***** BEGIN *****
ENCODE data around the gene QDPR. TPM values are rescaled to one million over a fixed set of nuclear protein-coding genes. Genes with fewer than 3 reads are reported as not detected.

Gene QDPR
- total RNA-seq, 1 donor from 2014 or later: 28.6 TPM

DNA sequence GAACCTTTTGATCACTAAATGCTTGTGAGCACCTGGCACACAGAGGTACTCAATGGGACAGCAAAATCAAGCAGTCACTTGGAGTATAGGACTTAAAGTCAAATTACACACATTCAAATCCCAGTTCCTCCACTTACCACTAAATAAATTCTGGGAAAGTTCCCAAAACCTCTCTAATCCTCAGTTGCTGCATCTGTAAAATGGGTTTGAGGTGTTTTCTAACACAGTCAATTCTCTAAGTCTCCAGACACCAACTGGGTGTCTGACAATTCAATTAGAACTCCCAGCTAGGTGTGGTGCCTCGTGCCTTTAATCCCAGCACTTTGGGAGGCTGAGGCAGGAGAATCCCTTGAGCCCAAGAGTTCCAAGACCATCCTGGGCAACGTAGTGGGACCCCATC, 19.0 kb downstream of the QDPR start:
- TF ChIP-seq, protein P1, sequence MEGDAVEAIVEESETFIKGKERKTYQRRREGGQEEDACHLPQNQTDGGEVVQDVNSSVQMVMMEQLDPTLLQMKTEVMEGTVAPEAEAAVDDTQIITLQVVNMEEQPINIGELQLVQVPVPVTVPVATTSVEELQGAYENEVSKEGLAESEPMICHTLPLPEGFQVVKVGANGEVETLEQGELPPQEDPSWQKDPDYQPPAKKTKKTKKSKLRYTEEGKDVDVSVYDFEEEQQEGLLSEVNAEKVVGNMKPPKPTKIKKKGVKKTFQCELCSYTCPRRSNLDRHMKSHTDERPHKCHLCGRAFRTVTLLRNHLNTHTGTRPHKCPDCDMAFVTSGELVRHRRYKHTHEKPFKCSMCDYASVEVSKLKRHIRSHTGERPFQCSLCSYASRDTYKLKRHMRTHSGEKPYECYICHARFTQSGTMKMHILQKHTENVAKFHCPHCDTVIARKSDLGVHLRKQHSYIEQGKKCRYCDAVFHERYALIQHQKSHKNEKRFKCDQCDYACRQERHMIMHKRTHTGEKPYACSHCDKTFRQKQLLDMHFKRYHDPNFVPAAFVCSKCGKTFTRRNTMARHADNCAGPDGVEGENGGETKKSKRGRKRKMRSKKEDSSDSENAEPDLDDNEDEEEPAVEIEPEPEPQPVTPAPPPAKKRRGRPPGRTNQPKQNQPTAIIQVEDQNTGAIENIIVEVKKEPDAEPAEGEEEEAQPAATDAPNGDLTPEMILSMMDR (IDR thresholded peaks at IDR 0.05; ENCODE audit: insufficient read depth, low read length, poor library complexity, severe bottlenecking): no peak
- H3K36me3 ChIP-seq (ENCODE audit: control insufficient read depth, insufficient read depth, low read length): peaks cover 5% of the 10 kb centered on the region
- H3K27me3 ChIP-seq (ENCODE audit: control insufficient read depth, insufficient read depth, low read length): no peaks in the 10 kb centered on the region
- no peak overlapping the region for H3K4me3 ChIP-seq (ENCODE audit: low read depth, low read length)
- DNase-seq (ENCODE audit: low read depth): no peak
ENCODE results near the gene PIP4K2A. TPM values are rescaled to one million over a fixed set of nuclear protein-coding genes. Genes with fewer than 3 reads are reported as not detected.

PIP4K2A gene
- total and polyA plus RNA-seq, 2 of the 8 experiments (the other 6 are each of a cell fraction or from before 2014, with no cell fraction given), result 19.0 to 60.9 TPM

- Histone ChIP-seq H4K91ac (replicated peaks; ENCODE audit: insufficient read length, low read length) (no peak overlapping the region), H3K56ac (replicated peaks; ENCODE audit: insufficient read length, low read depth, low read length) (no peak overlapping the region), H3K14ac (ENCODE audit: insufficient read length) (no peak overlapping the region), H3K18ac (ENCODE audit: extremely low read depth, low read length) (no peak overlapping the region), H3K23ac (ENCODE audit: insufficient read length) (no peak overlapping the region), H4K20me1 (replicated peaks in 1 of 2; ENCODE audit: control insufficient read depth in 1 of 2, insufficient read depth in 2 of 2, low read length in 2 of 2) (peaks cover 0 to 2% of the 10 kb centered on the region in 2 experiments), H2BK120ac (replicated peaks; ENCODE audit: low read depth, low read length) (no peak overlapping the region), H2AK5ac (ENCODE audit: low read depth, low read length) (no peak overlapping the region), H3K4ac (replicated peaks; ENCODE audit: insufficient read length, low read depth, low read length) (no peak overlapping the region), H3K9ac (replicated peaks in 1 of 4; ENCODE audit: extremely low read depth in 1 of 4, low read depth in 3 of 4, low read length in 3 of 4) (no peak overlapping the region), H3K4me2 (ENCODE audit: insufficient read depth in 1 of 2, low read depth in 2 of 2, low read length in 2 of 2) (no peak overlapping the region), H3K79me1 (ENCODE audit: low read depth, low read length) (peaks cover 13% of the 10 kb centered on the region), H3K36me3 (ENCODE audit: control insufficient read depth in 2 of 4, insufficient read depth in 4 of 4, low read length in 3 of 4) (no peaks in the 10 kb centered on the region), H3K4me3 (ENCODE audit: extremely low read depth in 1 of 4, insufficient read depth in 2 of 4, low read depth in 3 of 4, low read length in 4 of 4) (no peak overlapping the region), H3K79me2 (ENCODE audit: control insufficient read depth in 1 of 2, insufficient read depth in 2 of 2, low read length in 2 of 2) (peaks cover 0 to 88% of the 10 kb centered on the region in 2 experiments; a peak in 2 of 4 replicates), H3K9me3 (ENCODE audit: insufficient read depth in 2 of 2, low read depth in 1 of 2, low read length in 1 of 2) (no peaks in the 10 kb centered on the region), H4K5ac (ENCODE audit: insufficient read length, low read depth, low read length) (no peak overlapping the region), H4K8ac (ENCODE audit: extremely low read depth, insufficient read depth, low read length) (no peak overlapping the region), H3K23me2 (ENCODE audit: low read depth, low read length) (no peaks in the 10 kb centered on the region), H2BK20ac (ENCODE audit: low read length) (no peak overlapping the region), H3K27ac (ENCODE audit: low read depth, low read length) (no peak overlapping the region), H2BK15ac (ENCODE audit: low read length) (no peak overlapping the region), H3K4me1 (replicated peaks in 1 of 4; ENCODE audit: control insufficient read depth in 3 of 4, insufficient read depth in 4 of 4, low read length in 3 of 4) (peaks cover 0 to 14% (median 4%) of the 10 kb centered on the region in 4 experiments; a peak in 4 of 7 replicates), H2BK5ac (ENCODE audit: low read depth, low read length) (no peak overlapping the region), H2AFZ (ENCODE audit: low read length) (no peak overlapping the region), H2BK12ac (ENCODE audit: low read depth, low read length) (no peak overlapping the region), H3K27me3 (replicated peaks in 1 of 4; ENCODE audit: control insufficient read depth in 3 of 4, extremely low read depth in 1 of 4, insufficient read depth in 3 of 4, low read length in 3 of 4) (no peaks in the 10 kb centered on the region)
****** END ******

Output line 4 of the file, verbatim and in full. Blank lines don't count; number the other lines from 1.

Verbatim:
DNA sequence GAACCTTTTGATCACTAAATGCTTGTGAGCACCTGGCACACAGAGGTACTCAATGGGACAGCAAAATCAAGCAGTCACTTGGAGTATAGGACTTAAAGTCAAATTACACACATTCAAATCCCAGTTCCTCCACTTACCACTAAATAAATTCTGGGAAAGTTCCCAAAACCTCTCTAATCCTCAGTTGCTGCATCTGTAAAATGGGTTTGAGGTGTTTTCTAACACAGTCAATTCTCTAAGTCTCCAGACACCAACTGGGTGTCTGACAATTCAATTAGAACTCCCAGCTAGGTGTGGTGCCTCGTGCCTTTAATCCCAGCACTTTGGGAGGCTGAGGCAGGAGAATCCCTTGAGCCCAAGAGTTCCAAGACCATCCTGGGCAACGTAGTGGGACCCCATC, 19.0 kb downstream of the QDPR start: